Winding Down My Visit to Heaven
Well, it's not exactly heaven here in the U.S., but it's not exactly Kenya, either. I've spent an alarming amount of time using wi-fi all over Northern California, which led me to an upsetting discovery on the Blogger Buzz page: There is a link to another Peace Corps volunteer's blog on there. Excuse me? Why doesn't that link point to my blog? The guy gets like 149 comments on a single post. Does he really need more traffic? On a good day I get 3 comments and 2 of them are nasty bitter bile about some inadvertently insensitive cultural comment I've made about my lovely host country. Sorry about that, Kenya. You really are a wonderful place, really.
Anyway, the problem with having unlimited access to everything in the world here in America is that you can easily find out how people have outdone you in ways that never crossed your mind. Like getting a link on Blogger Buzz. I am NOT jealous.
Well I've been on a whirlwind tour of friends and family in Texas and California, which will come to a sad end in a few days. People keep asking if it feels surreal to be back in a place that's so different from the world I've known the last 20 months, and if the abundance and waste depress me.
Surprisingly, it feels really normal to be back, and more importantly, really good. When I think about Kenya, about the way I live there, and especially the way most Kenyans live, it strikes me as absurd, and slightly heartbreaking. It doesn't make sense why anything is the way it is there, and as many PCVs will tell their friends and family back home, if you try to figure out the answer, it will only drive you crazy.
I don't regret everything I've seen and done, and what I still have to do, but it's Kenya that feels surreal, not the U.S. America is my home, and I've missed it in ways that I never thought possible. In weird ways. I've missed the things that were essentially invisible to me before, because I took them for granted. MapQuest, for example. The overabundance, especially around Christmas, has always disturbed me, and this year was no different. And I couldn't stop staring at that woman in the restroom at the Frankfurt airport, who let perfectly clean, drinkable tap water run on full blast while she scrubbed her face with soap.
But all my time here has been spent appreciating what we have in the U.S. It was easy before I went to Kenya to focus on everything I hated about our culture - the mindless consumerism, my shame and embarrassment over the current administration, the irreconciliable conflict between some elusive notion of spiritual happiness and the realities of bill paying, oversimplified mainstream answers to existential questions, and people who have too much useless crap in their houses, including me.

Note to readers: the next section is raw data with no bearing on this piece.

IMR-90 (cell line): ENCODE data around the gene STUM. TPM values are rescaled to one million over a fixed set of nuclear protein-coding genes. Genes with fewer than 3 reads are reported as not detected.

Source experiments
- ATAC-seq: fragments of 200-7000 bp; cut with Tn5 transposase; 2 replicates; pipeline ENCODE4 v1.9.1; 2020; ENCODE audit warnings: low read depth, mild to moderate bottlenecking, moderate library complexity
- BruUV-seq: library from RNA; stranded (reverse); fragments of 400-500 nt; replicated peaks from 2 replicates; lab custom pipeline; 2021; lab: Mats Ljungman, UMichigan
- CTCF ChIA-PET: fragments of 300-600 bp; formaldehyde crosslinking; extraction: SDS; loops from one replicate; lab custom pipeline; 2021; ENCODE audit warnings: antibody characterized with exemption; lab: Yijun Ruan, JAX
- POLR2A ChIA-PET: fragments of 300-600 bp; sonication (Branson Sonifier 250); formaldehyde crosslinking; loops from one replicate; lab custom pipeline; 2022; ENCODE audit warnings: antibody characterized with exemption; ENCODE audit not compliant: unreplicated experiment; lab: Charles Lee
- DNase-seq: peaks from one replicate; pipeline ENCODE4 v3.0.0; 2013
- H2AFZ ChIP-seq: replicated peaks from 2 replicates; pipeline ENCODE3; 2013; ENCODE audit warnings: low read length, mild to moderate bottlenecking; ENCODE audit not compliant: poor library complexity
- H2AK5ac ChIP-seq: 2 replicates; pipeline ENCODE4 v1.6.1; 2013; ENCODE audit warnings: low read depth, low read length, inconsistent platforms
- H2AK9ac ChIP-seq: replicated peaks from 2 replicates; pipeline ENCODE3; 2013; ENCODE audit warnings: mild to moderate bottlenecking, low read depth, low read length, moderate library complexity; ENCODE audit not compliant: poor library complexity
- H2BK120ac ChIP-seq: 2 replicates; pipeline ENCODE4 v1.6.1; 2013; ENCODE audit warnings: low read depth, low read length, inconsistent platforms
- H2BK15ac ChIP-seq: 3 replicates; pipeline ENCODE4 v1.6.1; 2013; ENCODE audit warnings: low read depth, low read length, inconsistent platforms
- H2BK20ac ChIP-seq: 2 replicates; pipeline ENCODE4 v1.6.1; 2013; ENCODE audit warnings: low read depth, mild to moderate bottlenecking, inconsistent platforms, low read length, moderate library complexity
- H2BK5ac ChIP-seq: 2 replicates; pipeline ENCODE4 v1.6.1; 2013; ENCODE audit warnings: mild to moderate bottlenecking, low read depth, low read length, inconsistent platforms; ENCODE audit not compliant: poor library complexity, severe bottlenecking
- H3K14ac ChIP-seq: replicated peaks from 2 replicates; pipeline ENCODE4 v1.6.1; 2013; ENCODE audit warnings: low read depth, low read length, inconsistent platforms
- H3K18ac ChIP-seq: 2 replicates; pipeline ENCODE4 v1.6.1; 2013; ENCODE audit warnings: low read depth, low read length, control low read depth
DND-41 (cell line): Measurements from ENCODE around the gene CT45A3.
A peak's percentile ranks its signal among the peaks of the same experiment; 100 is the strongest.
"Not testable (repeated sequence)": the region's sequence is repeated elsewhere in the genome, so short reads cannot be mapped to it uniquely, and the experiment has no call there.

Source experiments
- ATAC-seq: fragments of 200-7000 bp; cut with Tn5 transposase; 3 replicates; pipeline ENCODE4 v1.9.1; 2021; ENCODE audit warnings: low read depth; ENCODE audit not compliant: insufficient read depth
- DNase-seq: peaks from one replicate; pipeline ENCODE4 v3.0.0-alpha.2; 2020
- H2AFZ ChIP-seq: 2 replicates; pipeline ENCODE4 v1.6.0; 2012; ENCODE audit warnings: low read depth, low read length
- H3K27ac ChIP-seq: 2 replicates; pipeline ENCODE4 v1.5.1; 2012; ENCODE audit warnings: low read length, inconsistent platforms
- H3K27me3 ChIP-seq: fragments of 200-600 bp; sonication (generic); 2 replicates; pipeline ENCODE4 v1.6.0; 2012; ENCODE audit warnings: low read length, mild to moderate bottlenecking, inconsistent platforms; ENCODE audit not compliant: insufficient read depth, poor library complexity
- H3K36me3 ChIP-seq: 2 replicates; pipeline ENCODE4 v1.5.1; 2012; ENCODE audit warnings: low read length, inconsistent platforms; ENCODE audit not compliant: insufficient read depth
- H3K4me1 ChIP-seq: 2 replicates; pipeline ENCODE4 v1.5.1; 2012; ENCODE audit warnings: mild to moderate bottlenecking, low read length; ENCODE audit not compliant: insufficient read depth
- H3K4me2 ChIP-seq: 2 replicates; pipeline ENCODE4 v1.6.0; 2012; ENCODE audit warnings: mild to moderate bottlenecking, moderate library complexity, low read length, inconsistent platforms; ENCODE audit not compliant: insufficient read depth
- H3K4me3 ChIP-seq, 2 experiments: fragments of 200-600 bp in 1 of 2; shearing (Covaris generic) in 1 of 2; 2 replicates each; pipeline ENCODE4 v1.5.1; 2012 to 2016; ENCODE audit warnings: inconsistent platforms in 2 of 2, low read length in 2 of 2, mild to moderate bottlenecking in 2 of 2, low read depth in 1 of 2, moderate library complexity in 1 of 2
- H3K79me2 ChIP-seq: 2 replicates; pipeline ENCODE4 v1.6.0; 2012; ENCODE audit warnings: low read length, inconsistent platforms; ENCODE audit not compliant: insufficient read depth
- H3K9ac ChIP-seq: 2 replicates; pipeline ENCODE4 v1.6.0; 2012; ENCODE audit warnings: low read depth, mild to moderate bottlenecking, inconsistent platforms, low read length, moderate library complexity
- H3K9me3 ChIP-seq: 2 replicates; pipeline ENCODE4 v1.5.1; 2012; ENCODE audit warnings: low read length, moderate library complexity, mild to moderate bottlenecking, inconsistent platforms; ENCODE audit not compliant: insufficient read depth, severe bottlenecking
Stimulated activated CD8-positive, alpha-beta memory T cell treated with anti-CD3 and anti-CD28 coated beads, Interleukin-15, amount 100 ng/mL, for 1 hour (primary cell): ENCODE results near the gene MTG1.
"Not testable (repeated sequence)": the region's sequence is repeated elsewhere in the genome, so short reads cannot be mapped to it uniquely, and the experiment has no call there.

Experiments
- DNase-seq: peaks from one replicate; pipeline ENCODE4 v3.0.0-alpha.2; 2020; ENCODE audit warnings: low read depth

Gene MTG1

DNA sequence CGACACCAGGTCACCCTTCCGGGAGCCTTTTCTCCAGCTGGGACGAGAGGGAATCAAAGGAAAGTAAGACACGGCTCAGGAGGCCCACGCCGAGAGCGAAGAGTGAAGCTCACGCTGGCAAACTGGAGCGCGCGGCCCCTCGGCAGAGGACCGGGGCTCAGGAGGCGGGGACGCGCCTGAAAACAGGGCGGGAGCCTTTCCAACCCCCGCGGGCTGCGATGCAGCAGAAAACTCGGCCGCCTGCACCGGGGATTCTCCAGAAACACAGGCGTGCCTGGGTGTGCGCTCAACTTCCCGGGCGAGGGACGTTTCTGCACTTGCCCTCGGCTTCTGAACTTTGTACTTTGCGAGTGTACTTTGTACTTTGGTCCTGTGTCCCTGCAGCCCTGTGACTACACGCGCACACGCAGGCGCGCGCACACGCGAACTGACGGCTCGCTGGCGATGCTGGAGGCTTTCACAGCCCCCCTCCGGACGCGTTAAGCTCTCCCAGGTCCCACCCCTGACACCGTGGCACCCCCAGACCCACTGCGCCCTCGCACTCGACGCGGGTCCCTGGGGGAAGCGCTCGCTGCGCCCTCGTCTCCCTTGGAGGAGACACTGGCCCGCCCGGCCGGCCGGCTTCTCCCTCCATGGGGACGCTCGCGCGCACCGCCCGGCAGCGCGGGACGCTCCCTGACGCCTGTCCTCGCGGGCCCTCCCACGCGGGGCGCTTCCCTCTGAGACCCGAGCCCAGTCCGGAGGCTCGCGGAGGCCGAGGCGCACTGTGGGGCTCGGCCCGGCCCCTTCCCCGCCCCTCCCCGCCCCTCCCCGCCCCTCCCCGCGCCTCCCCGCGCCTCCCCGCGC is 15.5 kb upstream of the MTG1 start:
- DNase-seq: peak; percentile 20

But despite all it's flaws, the predictability of living in a culture I know is immensely comforting.
You know if you go to a restaurant and ask them to replace pita bread with toast, they'll do it. They won't insist it's not possible, without being able to give a reason.
"It's not possible."
"It's not possible."
"What's the reason?"
"It's not possible."
You know that if you ask someone for directions, they will use distinct landmarks and street names.
"How do I get to Nakumatt Lifestyle?"
"It's just there."
"You see that tree? The green one?"
You know that the electricity won't go out. Ever. Unless there's a hurricane, or an earthquake, and then there'll be hell to pay at PG&E, and their stock price will go down. You know that all your friends have flushing toilets that you don't have to wait for 15 minutes to refill between half-hearted flushes. You know that if someone wants to say No, they'll say it to your face, and life goes on. You know that if you ask someone their name, they'll say it in an audible voice. You know that if you ask someone the price of something, they'll tell you the real price, and there's no bargaining allowed (except on cars and mattresses). You know that no one cares whether or not you're in church on Sunday, or whether or not you're really sleeping with your male "roommate." You know that gay people exist, and so does underwear, and it's okay to talk about both, but it's not okay to talk about your diarrhea. You know that someone who gets caught stealing money from their organization will be fired and have a hell of a time getting another job. You know that no one will end an assertion with "God willing."
I know what I'm feeling is different from what I'll be feeling after my close of service in August. Right now I know I'm going back to Kenya soon. I know I'll see all my friends there again. I'll go back to all the things that infuriate me, and all the beautiful invisible things I take for granted that will make me realize, someday, how much Kenya has become another home for me, for better or for worse. Or at least that's my prediction. Returned volunteers tell me they miss Kenya in ways they never imagined. They say the U.S. becomes this empty, unreal place that doesn't understand them or care what they've been through, and they long for their life in Kenya that seems so normal compared to America.
I have no idea what the hell they're talking about. Maybe one day I will.